Vermont police do not have access to the state’s prescription monitoring database, although the program receives funds from the federal Department of Justice.
The database is run by the state’s Department of Health to help physicians, and not to routinely identify people who are abusing drugs, according to Barbara Cimaglio, Deputy Commissioner for Substance Abuse. Only twice in four years has the state Health Commissioner advised the Public Safety Commissioner of findings from the database, according to the Burlington Free Press.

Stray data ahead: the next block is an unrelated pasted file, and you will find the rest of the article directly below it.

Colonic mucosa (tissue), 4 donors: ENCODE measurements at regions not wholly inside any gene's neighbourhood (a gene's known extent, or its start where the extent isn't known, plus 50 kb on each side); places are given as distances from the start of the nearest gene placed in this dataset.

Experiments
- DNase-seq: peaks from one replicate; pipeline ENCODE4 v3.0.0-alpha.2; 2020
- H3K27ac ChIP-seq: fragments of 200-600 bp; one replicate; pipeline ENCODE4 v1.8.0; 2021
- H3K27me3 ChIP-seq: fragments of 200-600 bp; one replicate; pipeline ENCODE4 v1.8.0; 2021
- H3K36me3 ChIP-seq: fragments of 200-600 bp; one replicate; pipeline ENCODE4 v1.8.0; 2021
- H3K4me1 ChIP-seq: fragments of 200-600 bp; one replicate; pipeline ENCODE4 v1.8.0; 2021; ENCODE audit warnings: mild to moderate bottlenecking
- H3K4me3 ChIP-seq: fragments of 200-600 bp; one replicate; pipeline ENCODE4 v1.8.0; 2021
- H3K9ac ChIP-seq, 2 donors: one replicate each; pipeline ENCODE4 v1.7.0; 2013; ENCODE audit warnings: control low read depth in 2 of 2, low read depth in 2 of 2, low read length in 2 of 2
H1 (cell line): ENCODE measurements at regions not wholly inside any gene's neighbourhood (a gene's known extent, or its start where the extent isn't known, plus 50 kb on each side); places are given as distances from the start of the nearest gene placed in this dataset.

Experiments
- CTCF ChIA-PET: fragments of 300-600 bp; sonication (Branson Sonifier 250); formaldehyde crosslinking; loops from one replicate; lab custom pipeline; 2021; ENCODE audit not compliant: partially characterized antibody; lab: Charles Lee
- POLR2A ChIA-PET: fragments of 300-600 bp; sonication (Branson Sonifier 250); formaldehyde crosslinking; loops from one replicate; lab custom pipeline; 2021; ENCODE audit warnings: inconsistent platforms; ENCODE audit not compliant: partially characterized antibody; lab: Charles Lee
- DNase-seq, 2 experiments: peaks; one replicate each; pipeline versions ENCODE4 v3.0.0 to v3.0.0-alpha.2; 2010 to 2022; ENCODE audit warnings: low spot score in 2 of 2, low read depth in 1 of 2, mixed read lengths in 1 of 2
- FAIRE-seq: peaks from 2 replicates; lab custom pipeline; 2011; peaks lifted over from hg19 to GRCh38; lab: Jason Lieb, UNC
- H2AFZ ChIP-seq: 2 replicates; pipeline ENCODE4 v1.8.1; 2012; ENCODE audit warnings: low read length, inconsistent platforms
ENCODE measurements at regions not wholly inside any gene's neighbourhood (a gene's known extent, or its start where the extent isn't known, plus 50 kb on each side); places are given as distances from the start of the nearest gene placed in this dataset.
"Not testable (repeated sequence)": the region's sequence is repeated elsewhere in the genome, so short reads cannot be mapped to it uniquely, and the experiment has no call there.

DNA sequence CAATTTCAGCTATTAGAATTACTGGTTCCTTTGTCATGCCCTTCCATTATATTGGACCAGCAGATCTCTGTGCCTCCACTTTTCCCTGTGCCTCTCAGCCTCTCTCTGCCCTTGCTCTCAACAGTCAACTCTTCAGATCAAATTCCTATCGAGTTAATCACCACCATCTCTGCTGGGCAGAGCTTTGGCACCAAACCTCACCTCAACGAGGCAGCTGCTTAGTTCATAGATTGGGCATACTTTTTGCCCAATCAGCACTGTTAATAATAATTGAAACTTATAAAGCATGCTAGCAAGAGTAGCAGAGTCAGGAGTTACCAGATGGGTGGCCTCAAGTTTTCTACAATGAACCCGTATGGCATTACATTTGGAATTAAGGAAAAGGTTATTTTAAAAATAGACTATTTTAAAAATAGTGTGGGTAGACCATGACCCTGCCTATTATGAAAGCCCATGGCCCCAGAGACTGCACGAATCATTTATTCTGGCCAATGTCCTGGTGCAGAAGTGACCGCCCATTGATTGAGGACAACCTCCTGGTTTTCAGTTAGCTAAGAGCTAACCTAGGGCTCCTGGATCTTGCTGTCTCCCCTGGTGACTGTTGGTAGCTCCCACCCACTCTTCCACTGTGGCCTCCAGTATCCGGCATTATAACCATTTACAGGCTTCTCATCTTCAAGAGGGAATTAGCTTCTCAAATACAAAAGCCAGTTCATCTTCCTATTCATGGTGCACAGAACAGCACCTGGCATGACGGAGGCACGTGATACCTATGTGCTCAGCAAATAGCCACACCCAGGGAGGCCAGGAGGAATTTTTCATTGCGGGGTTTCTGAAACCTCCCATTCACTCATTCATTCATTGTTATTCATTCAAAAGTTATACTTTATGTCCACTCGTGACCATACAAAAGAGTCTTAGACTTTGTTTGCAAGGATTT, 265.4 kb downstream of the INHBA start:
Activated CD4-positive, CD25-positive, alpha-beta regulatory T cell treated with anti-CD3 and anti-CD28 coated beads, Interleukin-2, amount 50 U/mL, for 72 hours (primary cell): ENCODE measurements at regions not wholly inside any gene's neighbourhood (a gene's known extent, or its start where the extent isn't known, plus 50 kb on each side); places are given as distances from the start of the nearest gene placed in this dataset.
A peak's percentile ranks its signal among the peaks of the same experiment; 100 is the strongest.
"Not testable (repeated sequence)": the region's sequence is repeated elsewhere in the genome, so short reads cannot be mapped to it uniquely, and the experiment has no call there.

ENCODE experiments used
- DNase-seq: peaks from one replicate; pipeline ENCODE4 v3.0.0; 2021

Vermont Governor Peter Shumlin wants that to change. He told the newspaper his administration is considering reforms that would include enhanced law enforcement access to the database.
Public Safety Commissioner Keith Flynn said greater access to information in the database would help police address the growing problem of prescription drug abuse. “It would make a difference,” he said. “There’s information on it that we need. We wouldn’t go in there on a fishing expedition. We’d do it in a responsible manner.”
Prescription monitoring programs in seven states are run by law enforcement, according to the article. Most states allow police direct access to data in the system if a judge or other entity finds it is warranted.
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